Reportedly, the electric vehicle revolution is coming much faster than even some of the most bullish analysts expected. In late July, even the CEO of Royal Dutch Shell, one of the largest oil and gas companies in the world, said that he would buy an electric vehicle, acknowledging that the transition from the internal-combustion engine to the electric battery was inevitable. He also said that oil prices could remain 'lower forever', and that the oil market would see peak oil demand within the next decade and a half. Companies to watch include: Alcoa Corporation (NYSE: AA), General Motors Company (NYSE: GM), FMC Corporation (NYSE: FMC), Teck Resources Limited (NYSE: TECK), Albemarle Corporation (NYSE: ALB).
According to Bloomberg New Energy Finance (BNEF), (one of the leading clean energy analyst out there) the EV revolution is going to hit the car market even harder and faster than they thought as recently as last year. EVs will be cheaper than conventional gasoline or diesel vehicles by 2025-2029, and not just over the course of the vehicles lifetime (with lower fuel and maintenance costs), but on an upfront basis. In other words, the price tag at the dealership for an EV will be lower than that of a traditional vehicle in the very near future. As a result, EVs will make up more than half of the auto market by 2040.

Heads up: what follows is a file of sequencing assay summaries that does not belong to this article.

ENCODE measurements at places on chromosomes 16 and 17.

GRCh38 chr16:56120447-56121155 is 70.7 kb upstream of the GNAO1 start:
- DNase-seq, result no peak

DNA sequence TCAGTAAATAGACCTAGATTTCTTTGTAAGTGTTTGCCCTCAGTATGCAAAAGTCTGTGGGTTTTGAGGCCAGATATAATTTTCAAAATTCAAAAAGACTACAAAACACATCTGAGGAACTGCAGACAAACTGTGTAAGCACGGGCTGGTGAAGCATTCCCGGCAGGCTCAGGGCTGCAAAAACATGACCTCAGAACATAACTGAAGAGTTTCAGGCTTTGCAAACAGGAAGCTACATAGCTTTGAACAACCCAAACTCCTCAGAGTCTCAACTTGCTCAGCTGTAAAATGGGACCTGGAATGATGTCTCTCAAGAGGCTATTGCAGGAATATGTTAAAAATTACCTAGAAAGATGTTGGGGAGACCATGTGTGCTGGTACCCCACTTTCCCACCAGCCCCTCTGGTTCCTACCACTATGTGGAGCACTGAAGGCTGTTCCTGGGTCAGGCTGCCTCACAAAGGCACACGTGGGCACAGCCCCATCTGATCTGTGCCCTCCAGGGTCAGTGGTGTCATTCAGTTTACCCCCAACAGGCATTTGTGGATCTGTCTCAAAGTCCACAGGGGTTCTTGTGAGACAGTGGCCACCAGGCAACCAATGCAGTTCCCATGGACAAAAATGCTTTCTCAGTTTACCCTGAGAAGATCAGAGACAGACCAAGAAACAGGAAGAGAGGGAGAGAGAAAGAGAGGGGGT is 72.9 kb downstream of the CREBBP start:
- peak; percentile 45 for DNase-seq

Needless to say, this will be massively disruptive. The big losers - Oil companies, lumbering automakers that don't make the switch, and metals that are only used in today's market. The winners - EV makers, battery makers, lithium miners, and producers of other metals that will be part of the new clean energy economy.
Here are five companies to watch that will benefit from the unfolding EV revolution:
1. Alcoa (NYSE: AA)
Alcoa brags about how it invented the aluminum industry, and indeed, its name is synonymous with aluminum. Alcoa has the largest bauxite mining portfolio in the world, the key element used to produce aluminum. It also has a large refining and smelting system.